"Taking" Informational Property Through Discovery


This Article employs civil discovery under the Federal Rules of Civil Procedure" as its paradigm for testing the constitutionality of requiring the uncompensated disclosure of informational property. The section of this Article which follows defines the term "informational property" and explains the choice of that term for the purposes of the analysis of this Article. Section III sets forth the analysis employed in taking cases and the ramifications of that analysis for informational property. Section IV then considers certain counterarguments which are unique to the application of the taking analysis to informational property. Finally, Section V of this Article synthesizes the foregoing arguments, considers the appropriate remedy for bringing discovery provisions into compliance with the prohibition against uncompensated takings, and places the analysis employed in this Article in the broader context of the purpose underlying the constitutional prohibition against taking private property for public use without compensation.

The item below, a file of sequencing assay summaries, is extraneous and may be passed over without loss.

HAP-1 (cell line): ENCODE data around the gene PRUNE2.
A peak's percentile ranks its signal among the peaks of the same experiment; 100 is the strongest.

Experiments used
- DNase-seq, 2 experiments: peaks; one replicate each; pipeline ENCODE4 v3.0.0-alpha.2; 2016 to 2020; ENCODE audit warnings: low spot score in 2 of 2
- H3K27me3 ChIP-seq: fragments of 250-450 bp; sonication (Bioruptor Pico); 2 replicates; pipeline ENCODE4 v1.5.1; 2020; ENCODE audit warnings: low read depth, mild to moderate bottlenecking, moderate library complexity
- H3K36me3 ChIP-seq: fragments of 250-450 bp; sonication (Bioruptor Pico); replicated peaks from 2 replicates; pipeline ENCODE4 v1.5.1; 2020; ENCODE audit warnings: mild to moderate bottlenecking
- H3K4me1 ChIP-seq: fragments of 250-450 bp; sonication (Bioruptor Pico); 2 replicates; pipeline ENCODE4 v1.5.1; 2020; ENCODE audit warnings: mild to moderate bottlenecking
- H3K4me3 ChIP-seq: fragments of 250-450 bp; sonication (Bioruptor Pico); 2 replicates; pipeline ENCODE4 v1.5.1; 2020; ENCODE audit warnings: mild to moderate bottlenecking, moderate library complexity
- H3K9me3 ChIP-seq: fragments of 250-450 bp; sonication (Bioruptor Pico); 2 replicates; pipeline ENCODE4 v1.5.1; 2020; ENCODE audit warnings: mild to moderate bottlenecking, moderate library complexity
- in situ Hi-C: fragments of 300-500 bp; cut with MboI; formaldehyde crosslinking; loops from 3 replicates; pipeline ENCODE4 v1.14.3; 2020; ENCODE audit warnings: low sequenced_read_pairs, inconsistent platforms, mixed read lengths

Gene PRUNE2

Eminent domain, Discovery (Law), Intellectual property



Gregory Gelfand (The University of Pittsburgh School of Law)



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